Crosby and Kaye play two Bob Wallace and Phil Davis, two WW2 army friends.  After the war is over Bob goes back to his original job as a Broadway entertainer, and is joined by Phil.  They meet two sisters – Betty and Judy Haynes (played by Rosemary Clooney and Vera-Ellen respectively), who have a singing act of their own.  Hoping to get Bob and Betty together, Phil persuades his entertainment partner to accompany the sisters to Vermont, where they wind up in a hotel run by their former commanding officer, Major General Waverley (Dean Jagger).  The hotel is down on its luck, haemorrhaging money, and has no guests.  Bob, Phil, Betty and Judy pledge to put on a show to draw the crowds in, and improve the fortunes of their beloved former boss.

I did like this film a lot – it was very light hearted (and of course, somewhat predictable; we all know how romantic comedy musicals are going to turn out after all), but it’s a shame that Astaire wasn’t available to partner Crosby again – for the all the fabulous dancing and entertainment on show here, I think his presence would have enhanced it still further.  Still, Danny Kaye really gave it his all, and provided many of the more humorous moments.

There were some terrific dance numbers, courtesy mainly of Vera-Ellen (who had a beautiful face, but sadly some of the skimpier costumes really highlighted the actress’s battle with anorexia – her legs looked painfully thin in certain scenes) – my favourite one was the dance with her and Danny Kaye ‘The Best Things Happen While You’re Dancing’ – lovely song, great dance.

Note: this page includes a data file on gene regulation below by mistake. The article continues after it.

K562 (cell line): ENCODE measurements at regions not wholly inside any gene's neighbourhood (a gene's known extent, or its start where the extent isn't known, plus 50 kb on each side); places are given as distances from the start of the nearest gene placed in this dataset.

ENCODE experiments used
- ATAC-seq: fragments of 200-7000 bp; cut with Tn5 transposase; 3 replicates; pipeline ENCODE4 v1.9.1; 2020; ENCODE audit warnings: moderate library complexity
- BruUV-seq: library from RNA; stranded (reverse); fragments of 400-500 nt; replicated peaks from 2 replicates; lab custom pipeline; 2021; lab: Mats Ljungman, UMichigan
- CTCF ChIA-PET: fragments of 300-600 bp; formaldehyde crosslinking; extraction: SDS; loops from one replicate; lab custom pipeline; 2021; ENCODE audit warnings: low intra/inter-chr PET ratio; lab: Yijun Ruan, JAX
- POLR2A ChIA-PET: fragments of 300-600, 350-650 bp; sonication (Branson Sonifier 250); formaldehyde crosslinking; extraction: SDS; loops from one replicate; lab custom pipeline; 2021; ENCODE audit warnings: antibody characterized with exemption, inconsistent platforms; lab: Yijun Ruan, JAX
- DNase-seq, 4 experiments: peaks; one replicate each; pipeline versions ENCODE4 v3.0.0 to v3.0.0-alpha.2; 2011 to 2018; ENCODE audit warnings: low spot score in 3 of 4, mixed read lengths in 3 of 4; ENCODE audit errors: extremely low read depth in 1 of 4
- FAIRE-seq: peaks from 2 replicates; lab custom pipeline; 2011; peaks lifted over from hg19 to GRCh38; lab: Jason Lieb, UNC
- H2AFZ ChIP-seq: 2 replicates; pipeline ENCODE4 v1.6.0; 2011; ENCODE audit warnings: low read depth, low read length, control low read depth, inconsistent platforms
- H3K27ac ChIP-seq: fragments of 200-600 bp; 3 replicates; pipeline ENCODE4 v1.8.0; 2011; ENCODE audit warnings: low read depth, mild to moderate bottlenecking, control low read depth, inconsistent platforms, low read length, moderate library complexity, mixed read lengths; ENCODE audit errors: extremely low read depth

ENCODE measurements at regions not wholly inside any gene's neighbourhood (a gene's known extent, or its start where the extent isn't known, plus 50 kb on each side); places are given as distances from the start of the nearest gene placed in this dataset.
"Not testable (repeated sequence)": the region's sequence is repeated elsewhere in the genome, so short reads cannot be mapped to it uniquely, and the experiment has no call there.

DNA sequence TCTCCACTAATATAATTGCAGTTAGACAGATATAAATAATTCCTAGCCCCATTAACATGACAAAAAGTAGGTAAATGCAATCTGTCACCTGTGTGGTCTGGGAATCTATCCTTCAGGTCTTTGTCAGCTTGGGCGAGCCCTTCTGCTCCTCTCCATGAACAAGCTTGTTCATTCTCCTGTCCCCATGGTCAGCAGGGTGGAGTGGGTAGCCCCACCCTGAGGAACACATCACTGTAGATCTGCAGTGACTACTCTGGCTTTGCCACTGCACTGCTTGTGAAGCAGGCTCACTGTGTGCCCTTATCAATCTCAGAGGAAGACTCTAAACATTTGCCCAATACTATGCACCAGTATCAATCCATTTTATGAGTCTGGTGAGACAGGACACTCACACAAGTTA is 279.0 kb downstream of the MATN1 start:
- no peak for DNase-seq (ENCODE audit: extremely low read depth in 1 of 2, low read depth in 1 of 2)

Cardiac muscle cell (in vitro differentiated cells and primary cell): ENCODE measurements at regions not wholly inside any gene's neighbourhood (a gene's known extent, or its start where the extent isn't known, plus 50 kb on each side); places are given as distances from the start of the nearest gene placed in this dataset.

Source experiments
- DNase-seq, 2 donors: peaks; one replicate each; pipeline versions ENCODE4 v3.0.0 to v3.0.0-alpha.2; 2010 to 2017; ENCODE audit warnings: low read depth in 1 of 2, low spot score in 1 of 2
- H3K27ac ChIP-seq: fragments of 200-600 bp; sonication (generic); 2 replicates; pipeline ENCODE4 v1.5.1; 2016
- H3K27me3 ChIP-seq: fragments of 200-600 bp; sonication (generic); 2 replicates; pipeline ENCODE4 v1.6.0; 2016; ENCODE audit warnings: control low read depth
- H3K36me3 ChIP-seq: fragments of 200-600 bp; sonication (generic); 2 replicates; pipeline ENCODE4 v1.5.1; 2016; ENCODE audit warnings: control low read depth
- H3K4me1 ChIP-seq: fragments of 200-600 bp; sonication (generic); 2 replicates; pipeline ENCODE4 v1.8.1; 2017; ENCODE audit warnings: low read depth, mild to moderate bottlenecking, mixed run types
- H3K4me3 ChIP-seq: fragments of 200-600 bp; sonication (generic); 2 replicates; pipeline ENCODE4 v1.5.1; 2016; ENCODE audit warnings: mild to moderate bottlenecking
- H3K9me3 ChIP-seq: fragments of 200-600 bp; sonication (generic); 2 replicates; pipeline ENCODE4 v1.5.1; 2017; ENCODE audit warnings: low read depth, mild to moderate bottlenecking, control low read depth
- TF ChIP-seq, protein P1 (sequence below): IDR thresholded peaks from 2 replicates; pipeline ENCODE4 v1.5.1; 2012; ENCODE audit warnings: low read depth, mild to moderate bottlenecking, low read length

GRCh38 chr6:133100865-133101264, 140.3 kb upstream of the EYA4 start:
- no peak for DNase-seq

Rosemary Clooney’s voice was perfect – of course – and I really liked her more hesitant character.  She was the perfect screen girlfriend for Bing Crosby here – while Vera-Ellen and Danny Kaye provided humour, Rosemary Clooney and Bing Crosby provided pathos (and humour too).

So really, like a lot of musicals, this is a string of great numbers held together by a slightly flimsy storyline.  It’s so good-natured however that you can’t help feeling good when viewing.  Definitely recommended as a festive treat!

Year of release: 1954

Director: Michael Curtiz

Writers: Norman Krasna, Norman Panama, Melvin Frank

Main cast: Bing Crosby, Danny Kaye, Vera-Ellen, Rosemary Clooney

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It was probably a very brave decision to remake Miracle on 34th Street.  The original 1947 movie is much loved and pretty near to a perfect Christmas film.  This 1994 version is actually the third remake, but the only remake made for cinematic release.  The story is more or less the same.  A young girl named Susan doesn’t believe in Santa Claus, but then she meets the new Santa at Cole’s Department Store (the original film used Macy’s, but Macy’s didn’t want to lend their name to this film, so the fictional store of Cole’s was used instead), who insists that he is is the real Santa Claus.  Susan starts to wonder whether Santa might in fact really exist…